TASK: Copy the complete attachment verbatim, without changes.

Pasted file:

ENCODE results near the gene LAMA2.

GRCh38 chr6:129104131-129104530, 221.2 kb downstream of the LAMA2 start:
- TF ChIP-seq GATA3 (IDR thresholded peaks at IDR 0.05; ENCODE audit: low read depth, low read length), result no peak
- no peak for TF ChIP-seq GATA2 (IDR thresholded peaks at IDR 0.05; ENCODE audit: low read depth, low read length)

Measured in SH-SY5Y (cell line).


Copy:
ENCODE results near the gene LAMA2.

GRCh38 chr6:129104131-129104530, 221.2 kb downstream of the LAMA2 start:
- TF ChIP-seq GATA3 (IDR thresholded peaks at IDR 0.05; ENCODE audit: low read depth, low read length), result no peak
- no peak for TF ChIP-seq GATA2 (IDR thresholded peaks at IDR 0.05; ENCODE audit: low read depth, low read length)

Measured in SH-SY5Y (cell line).